April 25th, 2012
Posted by Caroline Popper, M.D., M.P.H.
In my previous post, I discussed the need for healthcare companies to take a more market-focused approach to the healthcare consumer, including a more concentrated effort to segment the market and tailor strategies to different consumer groups.
Today, I’d like to explore the growing power of the healthcare consumer.
Overall, healthcare costs – both on the societal and the individual level – are increasing. Consumers are required, one way or another, to pay a greater share. So they are starting, albeit slowly, to ask questions about value. And they are interested in the value to themselves, individually, not to the population as a whole. How the consumer perceives healthcare value is an area that needs a lot of further exploration.
At Popper and Company, we have observed that an empowered consumer, armed with more information than ever before, is using this information to demand more tailored, customer-centric treatment from practitioners and institutions and from the tools and technology used. This customer demand is starting to move information from large centers accessible only to physicians, researchers or engineers to mobile devices, web sites and social media platforms accessible to nearly everyone.
How might healthcare innovators respond to such changes in customer demand?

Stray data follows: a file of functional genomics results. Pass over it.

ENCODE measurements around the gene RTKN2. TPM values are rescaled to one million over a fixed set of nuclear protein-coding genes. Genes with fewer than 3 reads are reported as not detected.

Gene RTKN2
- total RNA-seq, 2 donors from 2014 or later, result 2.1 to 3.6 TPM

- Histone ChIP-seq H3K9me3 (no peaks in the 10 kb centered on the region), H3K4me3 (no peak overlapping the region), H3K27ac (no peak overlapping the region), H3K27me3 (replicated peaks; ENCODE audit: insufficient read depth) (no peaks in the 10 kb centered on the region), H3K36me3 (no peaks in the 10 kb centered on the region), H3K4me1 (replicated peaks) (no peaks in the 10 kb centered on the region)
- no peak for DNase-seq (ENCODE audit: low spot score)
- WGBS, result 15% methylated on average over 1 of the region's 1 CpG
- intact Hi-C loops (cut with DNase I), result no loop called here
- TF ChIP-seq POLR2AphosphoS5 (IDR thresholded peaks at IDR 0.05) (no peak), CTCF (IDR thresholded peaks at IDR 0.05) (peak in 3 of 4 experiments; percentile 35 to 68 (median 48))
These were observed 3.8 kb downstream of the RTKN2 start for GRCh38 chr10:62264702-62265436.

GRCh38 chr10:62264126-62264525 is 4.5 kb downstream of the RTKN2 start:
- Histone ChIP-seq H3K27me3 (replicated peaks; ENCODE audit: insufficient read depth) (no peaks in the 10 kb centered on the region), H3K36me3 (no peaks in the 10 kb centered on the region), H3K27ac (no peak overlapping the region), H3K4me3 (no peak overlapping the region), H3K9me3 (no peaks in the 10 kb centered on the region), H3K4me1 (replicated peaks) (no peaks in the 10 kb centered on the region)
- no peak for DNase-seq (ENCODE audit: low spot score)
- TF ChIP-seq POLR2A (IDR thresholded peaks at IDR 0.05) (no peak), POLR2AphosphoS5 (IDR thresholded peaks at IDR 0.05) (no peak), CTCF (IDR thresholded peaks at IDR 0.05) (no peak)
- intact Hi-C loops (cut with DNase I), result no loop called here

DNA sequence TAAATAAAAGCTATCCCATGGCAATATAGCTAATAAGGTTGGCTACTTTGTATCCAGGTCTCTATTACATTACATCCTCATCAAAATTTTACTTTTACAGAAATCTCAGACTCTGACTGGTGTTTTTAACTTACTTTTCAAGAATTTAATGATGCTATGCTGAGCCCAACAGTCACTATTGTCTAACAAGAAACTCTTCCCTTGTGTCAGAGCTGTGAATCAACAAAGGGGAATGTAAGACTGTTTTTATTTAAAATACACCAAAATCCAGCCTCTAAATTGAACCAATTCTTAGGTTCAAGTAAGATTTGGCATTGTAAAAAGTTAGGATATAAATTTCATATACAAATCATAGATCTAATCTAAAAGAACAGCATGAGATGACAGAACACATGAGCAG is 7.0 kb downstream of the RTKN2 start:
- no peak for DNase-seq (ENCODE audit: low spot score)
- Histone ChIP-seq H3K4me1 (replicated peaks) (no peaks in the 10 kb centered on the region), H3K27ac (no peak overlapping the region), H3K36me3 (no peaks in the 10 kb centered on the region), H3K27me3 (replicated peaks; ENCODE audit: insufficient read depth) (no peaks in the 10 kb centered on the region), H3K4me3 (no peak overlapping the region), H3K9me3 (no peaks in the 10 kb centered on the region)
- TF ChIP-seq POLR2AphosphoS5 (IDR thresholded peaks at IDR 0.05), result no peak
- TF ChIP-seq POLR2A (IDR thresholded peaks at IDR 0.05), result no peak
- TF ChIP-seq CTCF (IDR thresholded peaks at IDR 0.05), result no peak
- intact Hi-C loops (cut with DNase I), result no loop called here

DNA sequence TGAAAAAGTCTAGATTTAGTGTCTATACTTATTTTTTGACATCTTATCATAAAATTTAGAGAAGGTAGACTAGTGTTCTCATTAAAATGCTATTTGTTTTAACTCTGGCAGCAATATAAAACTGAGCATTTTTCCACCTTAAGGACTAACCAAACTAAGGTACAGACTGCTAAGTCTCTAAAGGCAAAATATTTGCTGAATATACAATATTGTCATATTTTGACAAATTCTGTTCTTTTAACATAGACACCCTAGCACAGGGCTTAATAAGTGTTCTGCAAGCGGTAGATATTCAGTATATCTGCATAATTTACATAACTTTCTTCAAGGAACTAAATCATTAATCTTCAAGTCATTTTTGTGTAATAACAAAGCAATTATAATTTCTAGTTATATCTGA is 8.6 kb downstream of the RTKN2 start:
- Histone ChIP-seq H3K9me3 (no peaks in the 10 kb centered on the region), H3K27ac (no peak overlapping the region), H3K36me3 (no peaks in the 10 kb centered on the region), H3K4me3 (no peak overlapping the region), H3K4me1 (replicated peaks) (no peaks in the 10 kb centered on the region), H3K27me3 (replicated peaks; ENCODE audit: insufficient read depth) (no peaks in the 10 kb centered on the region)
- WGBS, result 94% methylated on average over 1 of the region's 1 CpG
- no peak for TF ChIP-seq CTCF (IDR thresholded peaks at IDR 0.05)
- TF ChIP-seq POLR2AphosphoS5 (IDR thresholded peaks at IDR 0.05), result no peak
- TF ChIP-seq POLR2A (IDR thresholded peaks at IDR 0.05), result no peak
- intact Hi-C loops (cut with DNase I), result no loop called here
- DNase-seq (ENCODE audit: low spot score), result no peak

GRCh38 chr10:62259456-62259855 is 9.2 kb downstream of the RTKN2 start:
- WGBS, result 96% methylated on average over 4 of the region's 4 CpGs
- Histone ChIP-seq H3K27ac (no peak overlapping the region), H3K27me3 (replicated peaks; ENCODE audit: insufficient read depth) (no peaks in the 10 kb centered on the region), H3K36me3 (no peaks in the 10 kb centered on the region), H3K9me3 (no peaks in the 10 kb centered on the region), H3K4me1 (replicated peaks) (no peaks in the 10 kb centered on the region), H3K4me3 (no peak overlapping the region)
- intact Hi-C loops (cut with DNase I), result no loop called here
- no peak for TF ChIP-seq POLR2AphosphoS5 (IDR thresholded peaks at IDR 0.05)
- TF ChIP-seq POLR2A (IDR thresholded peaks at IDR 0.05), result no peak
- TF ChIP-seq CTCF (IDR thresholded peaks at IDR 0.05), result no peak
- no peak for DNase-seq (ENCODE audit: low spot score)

- Create new metrics, like the popular Consumers Union of the U.S. rankings, that measure how customers rate a product (high/low acquisition costs, maintenance costs, product lifespan) according to their preferences. This would require healthcare providers and technology developers to consider customer input in their products and services. More significantly, it would require them to be able to describe their products and services in a way that’s comparable to a competitor’s (and in ways that consumers will understand).
- This new “report to consumers” would require the development of information systems that can read customer behavior, wants, and needs. Seeing patients as customers means considering how these customers will react to products or services, and taking those reactions into account when designing a product or service, or when developing a new treatment strategy.
Certainly, this would require quite a paradigm shift in the life sciences industry, but it’s the way our colleagues in the automobile, electronics, and durable goods industries work every day. Now, as in these other industries, consumers can educate themselves and retrieve information easily. Therefore, it’s probably time that our industry joined those other industries in putting consumer perceived needs first or a the very least on a par with what the health care providers think is “good for them.”
Do you think a consumer ranking system is possible broadly in healthcare? How readily are you now able to capture your customer’s ratings and opinions of your company or its products? Are there any other ways those developing healthcare solutions can integrate and embrace the changing role of the customer? Please share your thoughts with us.